24. Carol Kleiman, ˜˜Companies Assess Value of Work-Life Programs,™™
Omaha World-Herald, June 24, 2001.
25. Ibid.
26. Elayne Robertson Demby, ˜˜Do Your Family-Friendly Programs Make
Cents?™™ HR Magazine, January 2004.
27. Sue Shellenberger, ˜˜This Time, Firms See Work-Life Plans as Aid
During the Downturn,™™ Wall Street Journal, March 29, 2001.
28. Ruth Baum Bigus, ˜˜Firm™s Policies Are Aimed at Retaining Work-
ers,™™ Kansas City Star, May 15, 2001.
29. Charles Fishman, ˜˜Sanity Inc.,™™ Fast Company, January 1999.
30. Boorstin, op. cit.
31. Peter Simon, ˜˜No Fooling: Fun is Good for Business,™™ reprinted in
HRD KC 2000, June 26, 2000.
31. Ruth Baum Bigus, ˜˜Creating Bonds Between Far-Flung Workers,™™
Kansas City Star, July 17, 2001.
32. Boorstin, op. cit.
33. T. Rotondi, ˜˜Organizational Identi¬cation and Group Involvement,™™
Academy of Management Journal 18, 1975.
34. Matthew Boyle, ˜˜Beware the Killjoy,™™ Fortune, July 23, 2001.




TLFeBOOK
— CHAPTER TEN




Reason 7:
Loss of Trust and Con¬dence
in Senior Leaders
Business begins with
trust. . . . As companies
abandon bureaucratic
mechanisms, their leaders
need to understand that
trust is as important to
management as it is to
relationships with
customers.

— ”W® B®®©




Having reviewed so many issues and practices that lie mostlywithin the sphere
of managers to control or in¬‚uence, we now consider the special challenge
facing senior leaders”to create a culture of trust and integrity that strength-
ens the bonds of employee engagement. While this challenge is shared by
all managers and every employee, it is incumbent on senior leaders to set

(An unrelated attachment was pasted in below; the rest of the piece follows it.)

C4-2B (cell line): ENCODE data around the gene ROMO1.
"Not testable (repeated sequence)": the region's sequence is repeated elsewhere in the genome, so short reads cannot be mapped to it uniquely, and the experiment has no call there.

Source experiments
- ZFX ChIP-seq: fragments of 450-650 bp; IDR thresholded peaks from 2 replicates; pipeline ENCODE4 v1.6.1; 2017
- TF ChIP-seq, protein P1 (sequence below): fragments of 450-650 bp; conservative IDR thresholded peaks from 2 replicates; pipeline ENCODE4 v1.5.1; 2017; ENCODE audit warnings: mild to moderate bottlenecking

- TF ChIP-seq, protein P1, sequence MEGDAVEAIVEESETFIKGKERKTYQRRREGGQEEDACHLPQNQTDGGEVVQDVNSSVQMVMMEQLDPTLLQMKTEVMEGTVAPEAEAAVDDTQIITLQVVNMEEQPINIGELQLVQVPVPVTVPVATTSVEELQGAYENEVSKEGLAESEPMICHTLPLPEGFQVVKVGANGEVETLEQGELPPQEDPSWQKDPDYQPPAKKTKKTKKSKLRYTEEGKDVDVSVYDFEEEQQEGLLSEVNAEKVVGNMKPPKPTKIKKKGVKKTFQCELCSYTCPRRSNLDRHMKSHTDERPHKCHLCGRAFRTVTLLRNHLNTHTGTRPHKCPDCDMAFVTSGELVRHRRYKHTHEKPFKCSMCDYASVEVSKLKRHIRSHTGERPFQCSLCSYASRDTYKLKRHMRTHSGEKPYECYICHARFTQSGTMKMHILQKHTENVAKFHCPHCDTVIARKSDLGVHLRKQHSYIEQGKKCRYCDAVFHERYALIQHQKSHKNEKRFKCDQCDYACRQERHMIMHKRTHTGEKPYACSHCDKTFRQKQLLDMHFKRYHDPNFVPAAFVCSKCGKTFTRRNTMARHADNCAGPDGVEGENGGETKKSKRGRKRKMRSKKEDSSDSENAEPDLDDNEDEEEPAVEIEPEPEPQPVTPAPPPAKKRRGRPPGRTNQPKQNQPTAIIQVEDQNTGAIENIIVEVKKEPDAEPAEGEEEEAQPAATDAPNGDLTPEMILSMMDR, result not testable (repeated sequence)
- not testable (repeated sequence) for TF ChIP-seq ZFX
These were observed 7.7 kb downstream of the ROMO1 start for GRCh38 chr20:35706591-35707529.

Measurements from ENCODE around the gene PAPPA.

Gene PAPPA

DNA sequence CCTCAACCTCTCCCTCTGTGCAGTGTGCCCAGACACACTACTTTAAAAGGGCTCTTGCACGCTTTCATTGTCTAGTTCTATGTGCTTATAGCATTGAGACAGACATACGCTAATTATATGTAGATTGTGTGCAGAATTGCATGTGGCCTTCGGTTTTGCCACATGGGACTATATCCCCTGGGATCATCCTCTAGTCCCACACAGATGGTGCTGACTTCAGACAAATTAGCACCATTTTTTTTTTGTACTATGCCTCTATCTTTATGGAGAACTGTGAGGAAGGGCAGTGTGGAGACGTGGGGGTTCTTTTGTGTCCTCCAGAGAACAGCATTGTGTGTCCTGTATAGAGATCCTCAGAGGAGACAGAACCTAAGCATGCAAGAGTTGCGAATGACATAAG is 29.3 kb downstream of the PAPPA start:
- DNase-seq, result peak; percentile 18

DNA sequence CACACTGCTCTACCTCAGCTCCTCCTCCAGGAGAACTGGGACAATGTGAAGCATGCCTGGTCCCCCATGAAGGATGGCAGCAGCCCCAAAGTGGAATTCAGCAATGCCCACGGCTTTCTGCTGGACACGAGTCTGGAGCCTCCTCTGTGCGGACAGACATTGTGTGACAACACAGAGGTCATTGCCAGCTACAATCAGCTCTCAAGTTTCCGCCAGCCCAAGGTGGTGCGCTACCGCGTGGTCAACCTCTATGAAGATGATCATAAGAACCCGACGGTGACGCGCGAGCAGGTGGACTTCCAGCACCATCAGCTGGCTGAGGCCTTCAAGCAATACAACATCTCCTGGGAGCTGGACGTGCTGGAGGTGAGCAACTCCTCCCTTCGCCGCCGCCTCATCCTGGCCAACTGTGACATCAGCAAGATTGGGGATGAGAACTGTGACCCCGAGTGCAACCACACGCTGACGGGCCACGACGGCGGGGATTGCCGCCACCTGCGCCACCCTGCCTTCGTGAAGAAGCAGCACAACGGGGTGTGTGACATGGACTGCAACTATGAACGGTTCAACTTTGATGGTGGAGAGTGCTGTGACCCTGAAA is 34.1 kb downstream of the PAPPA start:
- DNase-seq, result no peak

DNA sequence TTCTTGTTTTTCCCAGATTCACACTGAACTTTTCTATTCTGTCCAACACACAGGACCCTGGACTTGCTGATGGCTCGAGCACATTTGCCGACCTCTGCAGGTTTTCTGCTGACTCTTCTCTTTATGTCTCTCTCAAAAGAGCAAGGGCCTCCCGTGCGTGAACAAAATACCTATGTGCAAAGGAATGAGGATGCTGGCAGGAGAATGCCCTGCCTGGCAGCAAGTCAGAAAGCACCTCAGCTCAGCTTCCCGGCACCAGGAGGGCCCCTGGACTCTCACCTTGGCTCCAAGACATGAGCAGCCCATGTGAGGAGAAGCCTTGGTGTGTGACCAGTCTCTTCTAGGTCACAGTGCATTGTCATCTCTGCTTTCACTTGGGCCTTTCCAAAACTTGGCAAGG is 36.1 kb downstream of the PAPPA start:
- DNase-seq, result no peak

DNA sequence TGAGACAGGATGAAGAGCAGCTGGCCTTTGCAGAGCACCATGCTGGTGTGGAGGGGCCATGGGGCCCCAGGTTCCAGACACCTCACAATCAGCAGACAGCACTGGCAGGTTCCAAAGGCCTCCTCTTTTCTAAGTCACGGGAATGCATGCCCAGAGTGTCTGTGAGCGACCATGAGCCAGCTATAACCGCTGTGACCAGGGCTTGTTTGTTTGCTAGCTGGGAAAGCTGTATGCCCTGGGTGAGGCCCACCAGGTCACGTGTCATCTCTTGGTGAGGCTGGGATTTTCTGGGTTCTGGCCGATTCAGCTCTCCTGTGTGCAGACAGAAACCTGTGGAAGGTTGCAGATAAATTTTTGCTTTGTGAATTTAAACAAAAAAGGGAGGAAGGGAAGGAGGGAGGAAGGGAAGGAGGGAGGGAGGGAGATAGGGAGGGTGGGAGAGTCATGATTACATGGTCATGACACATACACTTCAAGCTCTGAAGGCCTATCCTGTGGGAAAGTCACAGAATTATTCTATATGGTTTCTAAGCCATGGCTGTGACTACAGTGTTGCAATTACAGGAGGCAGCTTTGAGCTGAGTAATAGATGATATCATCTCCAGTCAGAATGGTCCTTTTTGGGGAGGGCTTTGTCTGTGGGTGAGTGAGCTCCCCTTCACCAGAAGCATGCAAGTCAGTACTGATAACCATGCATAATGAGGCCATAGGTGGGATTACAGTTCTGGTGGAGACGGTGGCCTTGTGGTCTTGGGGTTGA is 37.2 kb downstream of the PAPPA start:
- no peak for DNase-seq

the tone and the example.
The consulting ¬rm, Watson-Wyatt, which evaluates a company™s em-
ployment brand by its share performance, reports that companies with high
trust levels outperform companies with low trust levels by 186 percent.1 If
the bonds of trust are weak, even the best efforts of gifted people managers
will not be enough to attract, engage, and keep the people needed for the
business to achieve its goals.
Here are the comments from Saratoga™s surveys that reveal the issues
that workers ¬nd most troubling about senior leaders in their organizations:
179
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The 7 Hidden Reasons Employees Leave
180

Basic Lack of Trust and Integrity
• ˜˜No follow-up from upper management: Do what you say you™ll do
and don™t make promises you can™t keep.™™
• ˜˜The company asks lower-level employees to participate in commu-
nity service while upper management never does it themselves.™™
• ˜˜Trust is nonexistent within the company. You cannot believe any-
thing that management says. They withhold information from em-
ployees.™™
• ˜˜Weak, unapproachable HR department. Most of the staff thinks
they are a joke. Nothing is ever kept in con¬dence. They have be-
trayed con¬dence before and the word has gotten out.™™

Isolated and Out of Touch with Day-to-Day Reality
• ˜˜I don™t think that upper management truly hears the voices and
opinions of the staff. They are de¬nitely not visible. Sometimes the
human factor is forgotten, at least with the production staff.™™
• ˜˜Take ideas from ¬eld teams who are a great deal closer to customers
and know what™s going on.™™
• ˜˜I don™t feel upper management really knows what is going on in
the lower levels when things start getting bad.™™
• ˜˜Upper management is ignorant of our day-to-day processes.™™

Greed and Self-Interest
• ˜˜Top management is nothing but greed personi¬ed.™™
• ˜˜High-powered managers were typically uninterested in anyone but
themselves.™™
• ˜˜Very poor support of employee morale. They are more worried
about making money than anything.™™
• ˜˜Post-merger management is too focused on protecting their own
jobs, that they have ceased being both advocates for the employees
and the supervisors.™™

Lack of Concern and Appreciation for Workers
• ˜˜Upper management tends not to take employees needs into consid-
eration when deciding changes. They also convey the attitude that if
employees don™t like what is going on, they can just look elsewhere
for employment.™™